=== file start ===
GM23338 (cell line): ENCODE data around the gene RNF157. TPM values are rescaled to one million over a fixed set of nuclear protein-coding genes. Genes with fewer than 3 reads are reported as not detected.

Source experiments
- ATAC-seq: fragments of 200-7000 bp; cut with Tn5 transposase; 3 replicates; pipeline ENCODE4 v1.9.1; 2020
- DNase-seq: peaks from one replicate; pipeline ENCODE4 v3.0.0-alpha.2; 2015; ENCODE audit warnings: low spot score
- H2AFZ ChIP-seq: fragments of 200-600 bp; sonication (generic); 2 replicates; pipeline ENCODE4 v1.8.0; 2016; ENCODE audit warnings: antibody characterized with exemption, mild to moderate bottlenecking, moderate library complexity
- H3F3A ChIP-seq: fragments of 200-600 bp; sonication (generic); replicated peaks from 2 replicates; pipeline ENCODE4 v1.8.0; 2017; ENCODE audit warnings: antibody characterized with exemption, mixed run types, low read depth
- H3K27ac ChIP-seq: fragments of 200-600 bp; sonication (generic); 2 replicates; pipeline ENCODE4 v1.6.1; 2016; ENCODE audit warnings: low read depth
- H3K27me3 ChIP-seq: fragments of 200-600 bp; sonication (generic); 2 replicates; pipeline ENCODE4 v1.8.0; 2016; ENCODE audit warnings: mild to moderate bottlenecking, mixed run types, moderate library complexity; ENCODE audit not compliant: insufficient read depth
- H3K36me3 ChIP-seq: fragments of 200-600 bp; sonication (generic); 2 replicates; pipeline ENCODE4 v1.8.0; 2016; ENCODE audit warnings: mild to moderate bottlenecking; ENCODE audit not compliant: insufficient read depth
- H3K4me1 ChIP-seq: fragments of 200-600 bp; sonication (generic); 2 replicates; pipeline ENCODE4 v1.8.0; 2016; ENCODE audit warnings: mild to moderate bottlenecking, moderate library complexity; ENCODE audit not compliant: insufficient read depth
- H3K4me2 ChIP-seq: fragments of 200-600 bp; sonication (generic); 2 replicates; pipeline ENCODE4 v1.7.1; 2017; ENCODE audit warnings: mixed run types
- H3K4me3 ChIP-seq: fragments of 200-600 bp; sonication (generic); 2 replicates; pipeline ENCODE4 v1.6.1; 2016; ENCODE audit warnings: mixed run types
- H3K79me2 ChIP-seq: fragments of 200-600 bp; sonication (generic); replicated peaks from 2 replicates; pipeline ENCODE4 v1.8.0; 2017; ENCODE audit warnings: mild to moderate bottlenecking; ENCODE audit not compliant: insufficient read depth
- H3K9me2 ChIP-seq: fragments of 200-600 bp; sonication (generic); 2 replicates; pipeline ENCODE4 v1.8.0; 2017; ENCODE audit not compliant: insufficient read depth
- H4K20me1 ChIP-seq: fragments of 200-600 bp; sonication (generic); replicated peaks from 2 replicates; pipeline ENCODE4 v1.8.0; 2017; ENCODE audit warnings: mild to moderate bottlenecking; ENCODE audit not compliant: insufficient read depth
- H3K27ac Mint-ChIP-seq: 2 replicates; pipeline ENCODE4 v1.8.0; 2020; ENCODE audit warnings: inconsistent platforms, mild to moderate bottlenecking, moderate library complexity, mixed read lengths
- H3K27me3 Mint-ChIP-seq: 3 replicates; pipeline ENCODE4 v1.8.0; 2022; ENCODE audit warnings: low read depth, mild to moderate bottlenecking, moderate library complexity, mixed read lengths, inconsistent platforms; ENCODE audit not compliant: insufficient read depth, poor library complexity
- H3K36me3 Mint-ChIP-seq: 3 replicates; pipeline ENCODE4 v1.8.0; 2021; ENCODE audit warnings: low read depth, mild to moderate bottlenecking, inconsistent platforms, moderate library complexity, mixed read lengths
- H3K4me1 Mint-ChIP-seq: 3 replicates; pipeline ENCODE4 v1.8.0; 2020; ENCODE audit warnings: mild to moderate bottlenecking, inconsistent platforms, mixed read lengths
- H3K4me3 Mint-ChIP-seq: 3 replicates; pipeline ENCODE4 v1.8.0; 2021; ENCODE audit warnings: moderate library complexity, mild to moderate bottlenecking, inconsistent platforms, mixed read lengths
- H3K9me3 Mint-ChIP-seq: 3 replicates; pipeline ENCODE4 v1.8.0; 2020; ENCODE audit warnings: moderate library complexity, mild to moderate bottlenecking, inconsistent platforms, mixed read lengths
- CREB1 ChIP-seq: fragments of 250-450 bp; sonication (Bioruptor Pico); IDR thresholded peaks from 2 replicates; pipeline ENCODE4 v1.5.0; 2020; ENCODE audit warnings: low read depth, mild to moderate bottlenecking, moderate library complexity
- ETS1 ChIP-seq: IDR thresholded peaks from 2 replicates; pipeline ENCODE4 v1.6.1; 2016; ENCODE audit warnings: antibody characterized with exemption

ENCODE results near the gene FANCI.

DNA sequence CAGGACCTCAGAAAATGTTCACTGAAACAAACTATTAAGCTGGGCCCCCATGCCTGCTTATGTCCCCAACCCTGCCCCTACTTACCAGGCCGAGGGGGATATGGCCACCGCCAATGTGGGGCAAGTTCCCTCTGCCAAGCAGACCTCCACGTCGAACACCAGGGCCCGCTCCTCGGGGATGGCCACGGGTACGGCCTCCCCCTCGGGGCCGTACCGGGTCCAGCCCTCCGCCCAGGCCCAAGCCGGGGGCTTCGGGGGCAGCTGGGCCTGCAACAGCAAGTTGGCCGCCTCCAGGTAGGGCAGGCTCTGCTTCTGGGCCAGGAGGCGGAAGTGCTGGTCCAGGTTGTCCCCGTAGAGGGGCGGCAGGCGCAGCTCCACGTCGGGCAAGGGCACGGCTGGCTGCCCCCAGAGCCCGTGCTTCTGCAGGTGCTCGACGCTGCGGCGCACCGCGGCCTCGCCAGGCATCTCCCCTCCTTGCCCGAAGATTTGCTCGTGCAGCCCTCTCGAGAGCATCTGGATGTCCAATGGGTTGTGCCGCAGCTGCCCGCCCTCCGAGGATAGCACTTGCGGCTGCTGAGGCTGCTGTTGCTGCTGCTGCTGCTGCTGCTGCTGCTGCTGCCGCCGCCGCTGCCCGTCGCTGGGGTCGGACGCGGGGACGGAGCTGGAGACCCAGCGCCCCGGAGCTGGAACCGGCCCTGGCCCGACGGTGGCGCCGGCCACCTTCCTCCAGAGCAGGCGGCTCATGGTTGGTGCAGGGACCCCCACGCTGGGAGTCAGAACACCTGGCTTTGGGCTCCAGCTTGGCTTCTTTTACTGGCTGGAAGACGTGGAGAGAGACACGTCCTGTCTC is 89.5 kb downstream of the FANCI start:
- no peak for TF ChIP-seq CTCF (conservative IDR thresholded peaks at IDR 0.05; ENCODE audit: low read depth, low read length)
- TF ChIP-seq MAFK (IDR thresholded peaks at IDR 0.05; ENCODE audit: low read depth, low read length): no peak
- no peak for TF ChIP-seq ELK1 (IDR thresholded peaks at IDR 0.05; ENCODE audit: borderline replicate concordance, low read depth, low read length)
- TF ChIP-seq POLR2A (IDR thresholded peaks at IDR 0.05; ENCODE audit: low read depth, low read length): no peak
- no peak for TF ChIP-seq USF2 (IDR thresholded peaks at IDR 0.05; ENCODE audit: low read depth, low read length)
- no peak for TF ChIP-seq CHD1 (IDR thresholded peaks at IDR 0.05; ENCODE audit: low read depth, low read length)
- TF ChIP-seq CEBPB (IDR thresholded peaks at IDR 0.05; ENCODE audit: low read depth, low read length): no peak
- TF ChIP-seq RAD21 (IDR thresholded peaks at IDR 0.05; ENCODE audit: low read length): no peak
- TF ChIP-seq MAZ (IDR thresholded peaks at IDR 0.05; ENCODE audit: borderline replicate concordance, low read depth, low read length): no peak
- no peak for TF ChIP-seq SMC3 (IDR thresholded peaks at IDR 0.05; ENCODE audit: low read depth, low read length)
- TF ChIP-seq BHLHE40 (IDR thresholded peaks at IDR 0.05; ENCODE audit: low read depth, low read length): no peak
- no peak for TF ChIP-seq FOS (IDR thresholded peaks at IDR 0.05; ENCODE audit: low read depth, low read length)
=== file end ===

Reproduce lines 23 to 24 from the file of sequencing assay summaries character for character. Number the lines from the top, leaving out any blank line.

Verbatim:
- ETS1 ChIP-seq: IDR thresholded peaks from 2 replicates; pipeline ENCODE4 v1.6.1; 2016; ENCODE audit warnings: antibody characterized with exemption

ENCODE results near the gene FANCI.